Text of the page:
Gas Attacks? Poison? Unlikely in Modern Russia

Last summer, two American tourists spent their train ride from Moscow to St. Petersburg declining all food offered to them.

It wasn’t that they weren’t hungry; they feared being poisoned.

The Cold War may have ended more than 20 years ago, but its memory lives on among many Americans, coloring how they view Russia in the 21st Century. This lingering fear, bolstered by the 5,000 miles separating the two former superpowers, distorts Americans’ ability to see Russia and Russians as they really are today.

Never mind, for example, that Russia’s homicide rate, once the highest in the world, has plummeted 50 percent since 2003. Or that its stores are once again filled with food and brand-name clothing from around the world. Many Americans still see Russia as a dangerous, impoverished place teetering on the brink of collapse.

The train-riding couple who feared to eat was also told to put a wet towel under their train compartment door in case of poisonous gas. In addition, the wife had her wedding ring cut off so that no Russian would sever her hand to steal her ring.

Natasha Emelianova, a native of St. Petersburg, who worked with the husband and wife, has been a tour guide for the past nine years. She said she gets a similar reaction from many of her clients: overly cautious, based on out-of-date information.

These stories are funny, but what they represent isn’t: the fear gripping a generation of Americans who lived during the time of the Soviet Union.

“It seems a little sketchy, but it’s really not,” said Polina Malamud, a junior at Stony Brook University.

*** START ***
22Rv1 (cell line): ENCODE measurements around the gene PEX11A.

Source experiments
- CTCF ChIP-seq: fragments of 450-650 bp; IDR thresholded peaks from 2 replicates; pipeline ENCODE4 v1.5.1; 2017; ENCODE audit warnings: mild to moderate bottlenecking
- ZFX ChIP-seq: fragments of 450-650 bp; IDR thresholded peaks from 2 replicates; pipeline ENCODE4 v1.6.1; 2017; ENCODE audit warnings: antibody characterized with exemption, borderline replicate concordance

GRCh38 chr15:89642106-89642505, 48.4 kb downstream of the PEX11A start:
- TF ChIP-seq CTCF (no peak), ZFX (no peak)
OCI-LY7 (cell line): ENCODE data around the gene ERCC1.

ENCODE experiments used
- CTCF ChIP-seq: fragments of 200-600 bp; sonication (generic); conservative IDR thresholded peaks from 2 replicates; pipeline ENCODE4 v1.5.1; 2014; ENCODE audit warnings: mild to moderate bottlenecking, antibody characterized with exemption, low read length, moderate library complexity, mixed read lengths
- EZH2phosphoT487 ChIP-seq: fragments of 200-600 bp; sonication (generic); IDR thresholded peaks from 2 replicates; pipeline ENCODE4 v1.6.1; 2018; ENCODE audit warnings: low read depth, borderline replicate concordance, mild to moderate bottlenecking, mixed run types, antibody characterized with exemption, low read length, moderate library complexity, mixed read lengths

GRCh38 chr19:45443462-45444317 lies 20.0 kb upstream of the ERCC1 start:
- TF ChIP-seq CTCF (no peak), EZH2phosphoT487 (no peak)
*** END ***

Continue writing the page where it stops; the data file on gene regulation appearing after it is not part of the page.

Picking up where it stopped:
Malamud has been studying at St. Petersburg State University for the past three weeks and making the most out of both daytime and nighttime in the city.

She said she remembers one particular time when she was out late at a dance and had to wait for the bridges to go back down in order to get to her dorm room. She was walking with a guy from the dance who also had to get across the bridge.

“He flagged a cab for me,” she said. “It was like five in the morning, so I was half asleep, and I was perfectly safe.”


But this is not to say that precautions should not be taken while walking in the city, explained Siobhan Cassidy, another Stony Brook University junior studying abroad at St. Petersburg State University.

“You’re on edge and making sure no one is following you, but you’re like that, or should be like that, anywhere you go,” said Cassidy.

Emelianova explained that it is only when someone sees Russia for herself that she can start to understand what kind of place it is and what safety precautions should be taken.

She said it’s simple: “The more you travel to Russia, the more you know.”